Technology-assisted review and the predictive coding process have transformed the discovery process of litigation in ways that were inconceivable even a decade ago. In fact, if you look up the definitions of technology-assisted review and predictive coding in Black’s Law Dictionary, Garner’s Dictionary of Legal Usage, or the Wolters Kluwer Bouvier Law Dictionary, you will be forced to look elsewhere. This lack of definition does not minimize the importance of these concepts, but instead reflects the speed at which technology is changing.
Predictive coding, a form of technology-assisted review, is at the forefront of legal technology. It is a computer program that assists in document review through the use of an algorithm. The program “learns” how to review for responsiveness based on a legal professional’s review of a sample set of documents. The predictive coding software then reviews the sample set of documents and applies what it has learned from this set to the entire document collection. The review team continues to refine the results through the predictive-coding software system until the software identifies likely relevant and responsive documents. The program’s ability to increase accuracy and to reduce the time spent on human review and the cost associated with the review process are considerable.
There are many vendors that provide technology-assisted review software, such as Kroll Ontrack, Equivio, Recommind, Servient and Symantec. The degree of success in using this software during the review process will depend upon the lawyer’s knowledge and familiarity with the case, as well as the experience of the litigation support team or provider. Many debates are taking place in blogs, at conferences and in articles about whether or not technology-assisted review software will eliminate humans from the document review process entirely, but this seems unlikely. There will always be a need for human interaction in the technology-assisted review life cycle.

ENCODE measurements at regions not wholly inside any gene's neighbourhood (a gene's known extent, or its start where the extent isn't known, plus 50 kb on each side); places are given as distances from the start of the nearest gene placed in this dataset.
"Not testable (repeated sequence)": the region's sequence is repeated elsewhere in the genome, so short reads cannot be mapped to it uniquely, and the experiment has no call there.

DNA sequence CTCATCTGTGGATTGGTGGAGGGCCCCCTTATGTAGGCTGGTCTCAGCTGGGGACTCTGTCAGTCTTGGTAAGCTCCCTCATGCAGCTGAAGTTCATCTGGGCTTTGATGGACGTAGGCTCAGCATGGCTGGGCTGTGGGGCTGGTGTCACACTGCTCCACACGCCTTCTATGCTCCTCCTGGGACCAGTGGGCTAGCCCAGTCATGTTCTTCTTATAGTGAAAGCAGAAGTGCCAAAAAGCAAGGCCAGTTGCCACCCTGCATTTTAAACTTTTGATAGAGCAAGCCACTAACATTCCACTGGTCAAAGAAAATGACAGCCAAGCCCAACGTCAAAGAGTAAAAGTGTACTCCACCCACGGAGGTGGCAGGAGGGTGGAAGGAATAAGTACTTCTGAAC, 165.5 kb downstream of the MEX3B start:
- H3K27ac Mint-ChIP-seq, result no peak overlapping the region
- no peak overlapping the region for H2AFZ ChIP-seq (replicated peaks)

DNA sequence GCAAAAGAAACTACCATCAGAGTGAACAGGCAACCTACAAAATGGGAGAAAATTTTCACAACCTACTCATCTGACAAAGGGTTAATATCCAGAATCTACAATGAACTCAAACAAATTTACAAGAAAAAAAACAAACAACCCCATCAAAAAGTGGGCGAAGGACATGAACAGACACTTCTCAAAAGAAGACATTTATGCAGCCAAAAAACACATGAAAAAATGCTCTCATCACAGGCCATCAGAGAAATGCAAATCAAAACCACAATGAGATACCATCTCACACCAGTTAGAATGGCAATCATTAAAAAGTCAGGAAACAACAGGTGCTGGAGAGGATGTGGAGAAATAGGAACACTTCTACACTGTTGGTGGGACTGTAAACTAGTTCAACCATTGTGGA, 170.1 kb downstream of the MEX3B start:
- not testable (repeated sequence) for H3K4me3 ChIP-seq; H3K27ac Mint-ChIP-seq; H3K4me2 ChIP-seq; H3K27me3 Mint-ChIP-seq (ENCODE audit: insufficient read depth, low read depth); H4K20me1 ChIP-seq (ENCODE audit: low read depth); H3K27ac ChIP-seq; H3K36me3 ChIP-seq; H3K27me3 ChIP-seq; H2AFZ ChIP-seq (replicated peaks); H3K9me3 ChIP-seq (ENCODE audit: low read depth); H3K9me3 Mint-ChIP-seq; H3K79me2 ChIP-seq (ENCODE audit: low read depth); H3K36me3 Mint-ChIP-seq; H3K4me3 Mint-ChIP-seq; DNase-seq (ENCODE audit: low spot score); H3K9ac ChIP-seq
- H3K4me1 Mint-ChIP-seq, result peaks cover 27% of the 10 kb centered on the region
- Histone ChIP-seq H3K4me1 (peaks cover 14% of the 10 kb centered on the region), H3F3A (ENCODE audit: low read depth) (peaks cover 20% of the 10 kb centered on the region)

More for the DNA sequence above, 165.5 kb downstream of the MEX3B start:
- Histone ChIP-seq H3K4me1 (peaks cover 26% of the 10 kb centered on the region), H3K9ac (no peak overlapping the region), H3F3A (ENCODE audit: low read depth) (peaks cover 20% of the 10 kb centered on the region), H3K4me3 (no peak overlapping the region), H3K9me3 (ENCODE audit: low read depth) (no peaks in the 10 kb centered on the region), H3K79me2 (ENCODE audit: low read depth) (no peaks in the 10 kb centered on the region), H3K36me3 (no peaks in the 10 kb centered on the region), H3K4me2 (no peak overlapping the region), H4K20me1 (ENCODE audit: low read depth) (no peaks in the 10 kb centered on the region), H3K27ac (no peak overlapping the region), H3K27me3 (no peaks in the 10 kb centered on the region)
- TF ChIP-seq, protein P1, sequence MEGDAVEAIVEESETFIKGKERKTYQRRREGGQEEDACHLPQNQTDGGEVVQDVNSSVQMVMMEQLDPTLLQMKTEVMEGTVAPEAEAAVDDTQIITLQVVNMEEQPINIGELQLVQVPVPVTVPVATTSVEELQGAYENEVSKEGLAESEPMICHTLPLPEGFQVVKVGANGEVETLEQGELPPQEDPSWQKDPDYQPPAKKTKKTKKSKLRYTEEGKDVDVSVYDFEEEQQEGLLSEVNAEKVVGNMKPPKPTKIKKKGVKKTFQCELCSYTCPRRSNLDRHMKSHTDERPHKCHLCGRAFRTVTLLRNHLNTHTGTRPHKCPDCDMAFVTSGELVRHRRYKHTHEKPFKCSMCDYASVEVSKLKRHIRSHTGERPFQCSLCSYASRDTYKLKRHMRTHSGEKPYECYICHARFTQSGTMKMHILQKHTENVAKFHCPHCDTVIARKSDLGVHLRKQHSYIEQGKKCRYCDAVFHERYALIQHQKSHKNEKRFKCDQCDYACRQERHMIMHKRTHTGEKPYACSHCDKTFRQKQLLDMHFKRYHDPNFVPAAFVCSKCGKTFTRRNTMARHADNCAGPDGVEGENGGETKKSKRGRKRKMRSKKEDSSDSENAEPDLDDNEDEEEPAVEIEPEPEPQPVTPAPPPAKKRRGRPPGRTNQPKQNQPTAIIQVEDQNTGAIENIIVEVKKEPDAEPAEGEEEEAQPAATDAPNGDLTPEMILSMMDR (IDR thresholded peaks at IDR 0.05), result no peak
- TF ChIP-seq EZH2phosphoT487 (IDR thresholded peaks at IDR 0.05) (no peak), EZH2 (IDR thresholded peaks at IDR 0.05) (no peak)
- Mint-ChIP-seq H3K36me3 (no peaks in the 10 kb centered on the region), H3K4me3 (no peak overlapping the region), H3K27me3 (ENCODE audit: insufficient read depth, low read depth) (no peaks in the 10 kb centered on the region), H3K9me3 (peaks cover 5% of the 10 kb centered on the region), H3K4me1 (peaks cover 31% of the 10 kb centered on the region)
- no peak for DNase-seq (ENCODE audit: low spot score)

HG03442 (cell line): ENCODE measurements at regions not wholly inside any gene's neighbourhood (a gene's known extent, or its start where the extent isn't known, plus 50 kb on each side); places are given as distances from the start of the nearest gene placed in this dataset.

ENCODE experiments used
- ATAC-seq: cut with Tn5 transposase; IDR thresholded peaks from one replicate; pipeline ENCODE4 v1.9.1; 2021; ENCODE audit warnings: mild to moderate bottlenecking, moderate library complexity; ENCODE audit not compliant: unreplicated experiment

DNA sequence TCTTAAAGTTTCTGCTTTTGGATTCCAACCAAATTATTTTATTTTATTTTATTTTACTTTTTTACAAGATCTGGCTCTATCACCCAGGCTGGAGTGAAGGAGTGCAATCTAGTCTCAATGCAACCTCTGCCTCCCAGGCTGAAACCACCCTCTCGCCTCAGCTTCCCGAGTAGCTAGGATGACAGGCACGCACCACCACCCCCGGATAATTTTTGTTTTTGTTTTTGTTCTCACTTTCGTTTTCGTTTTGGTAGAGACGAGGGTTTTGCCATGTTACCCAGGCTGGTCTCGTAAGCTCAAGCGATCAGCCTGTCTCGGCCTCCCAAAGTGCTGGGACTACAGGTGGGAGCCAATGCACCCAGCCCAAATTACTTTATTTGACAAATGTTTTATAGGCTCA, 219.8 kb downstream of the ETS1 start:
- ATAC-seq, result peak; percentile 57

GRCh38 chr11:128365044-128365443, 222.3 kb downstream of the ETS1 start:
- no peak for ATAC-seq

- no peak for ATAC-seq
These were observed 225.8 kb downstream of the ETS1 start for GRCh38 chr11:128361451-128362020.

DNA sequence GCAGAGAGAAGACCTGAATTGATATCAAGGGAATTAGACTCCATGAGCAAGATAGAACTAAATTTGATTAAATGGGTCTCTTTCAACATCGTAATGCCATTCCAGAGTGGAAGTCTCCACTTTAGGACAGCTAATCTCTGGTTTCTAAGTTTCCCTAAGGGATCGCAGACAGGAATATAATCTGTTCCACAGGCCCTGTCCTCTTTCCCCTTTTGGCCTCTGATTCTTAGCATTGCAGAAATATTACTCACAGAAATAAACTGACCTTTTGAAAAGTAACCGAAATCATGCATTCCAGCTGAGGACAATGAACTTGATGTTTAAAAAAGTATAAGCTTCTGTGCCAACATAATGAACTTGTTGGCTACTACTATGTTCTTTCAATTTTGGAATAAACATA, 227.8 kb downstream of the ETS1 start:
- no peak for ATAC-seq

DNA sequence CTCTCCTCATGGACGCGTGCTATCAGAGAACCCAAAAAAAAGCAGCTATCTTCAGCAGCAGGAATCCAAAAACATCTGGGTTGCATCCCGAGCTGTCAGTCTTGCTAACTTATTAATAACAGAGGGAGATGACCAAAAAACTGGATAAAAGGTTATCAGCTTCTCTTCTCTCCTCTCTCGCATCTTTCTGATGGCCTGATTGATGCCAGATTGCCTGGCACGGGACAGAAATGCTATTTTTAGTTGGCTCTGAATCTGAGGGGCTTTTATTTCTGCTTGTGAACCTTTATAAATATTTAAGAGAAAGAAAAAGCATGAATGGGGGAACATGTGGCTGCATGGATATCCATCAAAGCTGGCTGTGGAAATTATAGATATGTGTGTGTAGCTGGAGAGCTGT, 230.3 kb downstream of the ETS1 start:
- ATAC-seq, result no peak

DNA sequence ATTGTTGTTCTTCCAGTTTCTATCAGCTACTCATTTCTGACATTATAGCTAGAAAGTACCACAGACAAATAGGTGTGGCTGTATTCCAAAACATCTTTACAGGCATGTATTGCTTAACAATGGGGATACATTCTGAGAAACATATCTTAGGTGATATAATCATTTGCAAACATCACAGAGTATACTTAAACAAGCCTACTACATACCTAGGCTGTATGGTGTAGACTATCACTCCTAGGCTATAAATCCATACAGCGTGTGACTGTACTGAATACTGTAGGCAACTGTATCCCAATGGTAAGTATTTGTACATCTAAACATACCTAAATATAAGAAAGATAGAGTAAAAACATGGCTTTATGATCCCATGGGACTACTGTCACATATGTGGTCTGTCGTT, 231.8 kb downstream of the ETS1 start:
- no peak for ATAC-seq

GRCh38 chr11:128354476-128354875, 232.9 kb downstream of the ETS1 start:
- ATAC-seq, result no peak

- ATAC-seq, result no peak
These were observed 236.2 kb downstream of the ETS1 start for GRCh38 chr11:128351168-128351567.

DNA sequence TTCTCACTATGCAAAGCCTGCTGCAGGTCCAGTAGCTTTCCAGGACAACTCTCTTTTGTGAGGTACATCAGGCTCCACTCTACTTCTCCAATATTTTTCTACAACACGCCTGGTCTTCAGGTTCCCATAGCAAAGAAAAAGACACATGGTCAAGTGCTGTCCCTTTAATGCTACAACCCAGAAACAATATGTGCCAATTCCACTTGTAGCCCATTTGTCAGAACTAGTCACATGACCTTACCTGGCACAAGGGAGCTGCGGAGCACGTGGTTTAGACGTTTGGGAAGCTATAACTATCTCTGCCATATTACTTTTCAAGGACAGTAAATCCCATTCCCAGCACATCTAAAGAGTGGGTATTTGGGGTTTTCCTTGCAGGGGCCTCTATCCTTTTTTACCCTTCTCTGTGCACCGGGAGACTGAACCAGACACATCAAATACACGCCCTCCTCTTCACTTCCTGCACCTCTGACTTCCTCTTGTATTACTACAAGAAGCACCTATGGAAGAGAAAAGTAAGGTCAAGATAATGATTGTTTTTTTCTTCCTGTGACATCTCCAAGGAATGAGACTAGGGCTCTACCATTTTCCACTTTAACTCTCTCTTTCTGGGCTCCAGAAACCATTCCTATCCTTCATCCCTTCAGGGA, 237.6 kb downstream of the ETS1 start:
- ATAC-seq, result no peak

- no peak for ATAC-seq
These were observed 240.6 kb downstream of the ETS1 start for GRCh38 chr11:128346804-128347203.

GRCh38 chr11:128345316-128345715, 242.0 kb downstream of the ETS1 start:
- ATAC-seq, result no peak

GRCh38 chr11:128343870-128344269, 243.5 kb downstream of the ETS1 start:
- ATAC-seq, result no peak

Case law involving Technology-Assisted Review
While there are currently no published Pennsylvania cases involving technology-assisted review, the reception from other jurisdictions has been positive. In the benchmark decision of Da Silva Moore v. Publicis Groupe, No. 11-CV-1279, (S.D.N.Y.,Feb. 24, 2012), U.S. Magistrate Judge Andrew Peck stated in his opinion that, “Computer-assisted review is an available tool and should be seriously considered for use in large-data-volume cases where it may save the producing party (or both parties) significant amounts of legal fees in document review.”
Likewise, in the case of Global Aerospace v. Landow Aviation, No. CL 61040 (Va. Cir. Ct., Loudoun County, Apr. 23, 2012), Judge James Chamblin of the Twentieth Judicial Circuit Court of Virginia ordered technology-assisted review after the defendants moved for a protective order due to the large volume of data requested by plaintiffs.
Interestingly, in Kleen Products v. Packaging Corp. of America, No. 10-C-5711 (N.D. Ill. Sept. 28, 2012), the plaintiffs criticized the defendants’ use of a Boolean search method to identify responsive documents. The plaintiffs argued that the Boolean keyword process is “‘subject to the inadequacies and flaws inherent when keywords are used to identify responsive documents.’ They requested that the defendants use ‘content-based advanced analytics (CBAA) technology analytics to conduct natural language, subject matter searches.’ … The defendants defended their use of Boolean keywords, arguing that their testing and validations processes ‘will have a degree of accuracy that meets or surpasses not only industry standards but also the likely accuracy of any other available methodology.’” The parties stipulated to and the court ordered that: The plaintiffs will not “argue or contend that defendants should be required to use or apply CBAA or ‘predictive coding’ methodology” and technology that were proposed by plaintiffs. The interesting thing about Kleen is that if the document culling and review had not been started years ago and been nearly complete, the subsequent order may have been very different.